| **Look Frame Geometry question** | flying
*Jun 15, 2002 12:11 AM* | | I am looking at a KG241 frame & wondering about size.
I currently ride a 53 c-c or 55 c-t Colnago MXL. It has a 54.3 TT
I was going to order a 53 c-c Look then I noticed the TT is 53.8
I am wondering if I should get the 55 c-c which has a TT closer to what I am use to. (The 55 Look KG241 has a 55.6 TT)
What would be the better choice?
For what it is worth I run my saddle way back on my Colnago ( climbing ) so I use a 10cm stem.
10cm with my TT = 64.3
A last Q for those with this frame is....
I see the head angle changes right at this 53-55 frame size junction. From 71 to 73. How will this affect things?
The colnago I ride is 71.7
Thanks for any help. |
| **geometry analysis...** | C-40
*Jun 15, 2002 8:21 AM* | | To correctly compare the TT lengths of these two frames you have correct for the significant difference in seat tube angle. The LOOK has a 72.5 while the Colnago has a 74 STA. The slack seat tube angle effectively shortens the top tube length of the LOOK frame by 1.8cm. The effective length would be; 53.8-1.8=52cm, which is 2.3cm shorter than the Colnago. You should expect to use a 120 stem on the 53cm LOOK.
Why jump all the way to a a 55cm? Unless your current frame is guite small, a 2cm increase is a lot. Your saddle may be too low or youmay have insufficent standover clearance with a 55cm. |
| **geometry analysis...** | flying
*Jun 15, 2002 8:48 AM* | | Thanks C40 that helps.
Let me ask though as I never quite understand this.....
When you say......
""The slack seat tube angle effectively shortens the top tube length of the LOOK frame by 1.8cm""
I always think if the seat tube is slack or more tilted back away from the bars...isn't the top tube effectively longer?
Your right about the 55cm as a 12 stem on a 53 would be fine. I just wondered because on my existing Colnago I do have 3 spacers under the stem now ( about 1 1/8" total stack )
I have 5.5" seat post showing which is about normal I would think.
My inseam ( book between legs against wall method of measure) is 83cm which should put me on a 53 c-c or 55.6 c-t
This Colnago is comfy I just wondered about the Look having a shorter TT overall.
Thanks again for any info on this effective TT stuff ;-) |
| **effective top tube length** | C-40
*Jun 15, 2002 10:26 AM* | | The effect of seat tube angle (STA) on top tube length can be expressed simply. The idea when comparing frames is to maintain the same body position relative to the bottom bracket while comparing any difference in the reach to the handlebars. If two frames have the same STA, the actual TT length will be an accurate comparison. For instance, if the both frames have a 74 degree STA, but one has a 55cm TT and the other has a 56cm TT there is a difference of 1cm in the reach to the bars. If the STA is not the same, this comparison would not be accurate. Here's why:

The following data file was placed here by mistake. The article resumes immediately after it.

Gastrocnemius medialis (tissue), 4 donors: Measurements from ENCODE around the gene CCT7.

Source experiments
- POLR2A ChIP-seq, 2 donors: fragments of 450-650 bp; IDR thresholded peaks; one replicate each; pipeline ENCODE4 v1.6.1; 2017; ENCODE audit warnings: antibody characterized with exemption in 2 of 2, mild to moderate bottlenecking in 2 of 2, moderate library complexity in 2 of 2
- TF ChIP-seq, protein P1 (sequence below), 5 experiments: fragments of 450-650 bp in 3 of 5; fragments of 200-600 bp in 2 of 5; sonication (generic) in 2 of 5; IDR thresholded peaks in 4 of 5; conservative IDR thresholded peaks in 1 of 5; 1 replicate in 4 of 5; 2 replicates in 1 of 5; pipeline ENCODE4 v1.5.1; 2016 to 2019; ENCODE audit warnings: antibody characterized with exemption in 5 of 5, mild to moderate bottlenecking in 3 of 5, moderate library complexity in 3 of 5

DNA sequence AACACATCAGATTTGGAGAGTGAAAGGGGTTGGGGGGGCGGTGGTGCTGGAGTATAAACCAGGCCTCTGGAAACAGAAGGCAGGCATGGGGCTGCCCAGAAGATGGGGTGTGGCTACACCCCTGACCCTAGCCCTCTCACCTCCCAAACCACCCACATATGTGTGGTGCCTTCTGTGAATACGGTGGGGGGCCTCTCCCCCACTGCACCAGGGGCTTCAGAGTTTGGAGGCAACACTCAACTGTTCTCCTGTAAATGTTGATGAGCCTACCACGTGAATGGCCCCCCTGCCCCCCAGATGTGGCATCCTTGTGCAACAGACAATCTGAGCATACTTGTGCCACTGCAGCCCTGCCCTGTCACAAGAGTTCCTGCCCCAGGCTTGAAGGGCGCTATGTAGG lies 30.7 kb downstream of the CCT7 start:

On a frame with a 74 degree seat tube angle, the saddle must be moved further back than a frame with a 73 degree seat tube angle, to achieve the same position relative to the bottom bracket. This movement of the saddle must be accounted for. Since the TT length is the standard reference value for comparing the reach to the handlebars, the difference in SADDLE POSITION is added or subtracted from the actual TT length to produce an "effective" TT length. The effective TT length will accurately predict the difference in reach to the handlebars between any two frames and allow you to determine the difference in stem length that would be needed to maintain the same reach. When comparing frames with different STA, add TT length to the frame with the steeper (74) angle or subtract length from the frame with the shallower (73) angle, using one of the following formulas: 1.32 x (cosA-cosB) x frame size, or an alternate formula, saddle height x (cosA-cosB). An average amount is 1.2cm per degree for a midsize frame.
The explanation for the 1.32 constant is simple. It's merely a way of expressing (approximate) saddle height in terms of frame size. Frame size (c-t) is .67 times inseam and saddle height is .883 times inseam. Expressing saddle height in terms of frame size, you get .883/.67 =1.32 frame size. |
| **effective top tube length** | flying
*Jun 15, 2002 4:55 PM* | | Very Very Good explanation!
Thank You Very Much!! |
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